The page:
Finance Minister Bill Morneau and Bank of Canada Governor Stephen Poloz unveiled the redesigned currency at a ceremony in Halifax on Thursday. It includes a portrait of Desmond, who is the first black person and the first non-royal woman, on a regularly circulating Canadian bank note.
Desmond made her mark in history on November 8, 1946 when she took on segregation in the province of Nova Scotia.
"It's a long-awaited sense of belonging for the African Canadian community", said Russell Grosse, executive director of the Black Cultural Centre for Nova Scotia.
The story of Desmond by and large was unknown for half a century, but in recent years the image of this courageous woman appeared on a stamp, and her name is ferry in Halifax harbour. In addition, the law stresses the importance of its role in the civil rights movement in Canada. Left in new Glasgow for the night, she made a decision to watch a movie in the cinema Roseland Theatre.
After being forced to travel to Montreal, Atlantic City and NY for training, she returned to Halifax and opened a beauty school aimed at offering black people a local option for training.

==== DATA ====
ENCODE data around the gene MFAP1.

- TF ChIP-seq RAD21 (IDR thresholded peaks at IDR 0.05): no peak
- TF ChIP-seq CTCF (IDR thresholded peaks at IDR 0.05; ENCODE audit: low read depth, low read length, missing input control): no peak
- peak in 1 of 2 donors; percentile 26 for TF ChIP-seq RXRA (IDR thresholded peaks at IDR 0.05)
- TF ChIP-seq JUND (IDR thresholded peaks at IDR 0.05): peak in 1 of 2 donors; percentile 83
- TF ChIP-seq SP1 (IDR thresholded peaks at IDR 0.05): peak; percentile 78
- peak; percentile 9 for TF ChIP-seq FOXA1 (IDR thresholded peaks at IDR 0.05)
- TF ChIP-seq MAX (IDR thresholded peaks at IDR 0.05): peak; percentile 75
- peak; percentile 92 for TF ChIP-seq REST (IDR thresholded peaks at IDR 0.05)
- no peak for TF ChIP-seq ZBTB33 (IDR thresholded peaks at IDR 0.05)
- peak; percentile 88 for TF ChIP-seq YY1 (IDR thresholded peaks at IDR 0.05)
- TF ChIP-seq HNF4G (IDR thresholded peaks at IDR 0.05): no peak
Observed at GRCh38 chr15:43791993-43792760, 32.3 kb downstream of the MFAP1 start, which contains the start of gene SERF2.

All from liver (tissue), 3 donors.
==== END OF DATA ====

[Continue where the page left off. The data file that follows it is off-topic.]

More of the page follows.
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Instead, she sat in the whites only section and was arrested and fined.
In 1954, Nova Scotia ended segregation, a move partially driven by Desmond's case.
"We know more about Rosa Parks than Viola Desmond", he said. Desmond, a beautician and entrepreneur from north end Halifax who sold her own line of cosmetics, was headed to Sydney, N.S., when her vehicle broke down.
Looking to kill time while her auto was being repaired, she stopped by a local movie theatre.
Desmond died in 1965, and the province gave her a posthumous free pardon in 2010, recognizing the injustice she and other black Nova Scotians suffered.
"You just can't spend it between now and the end of the year", he told her.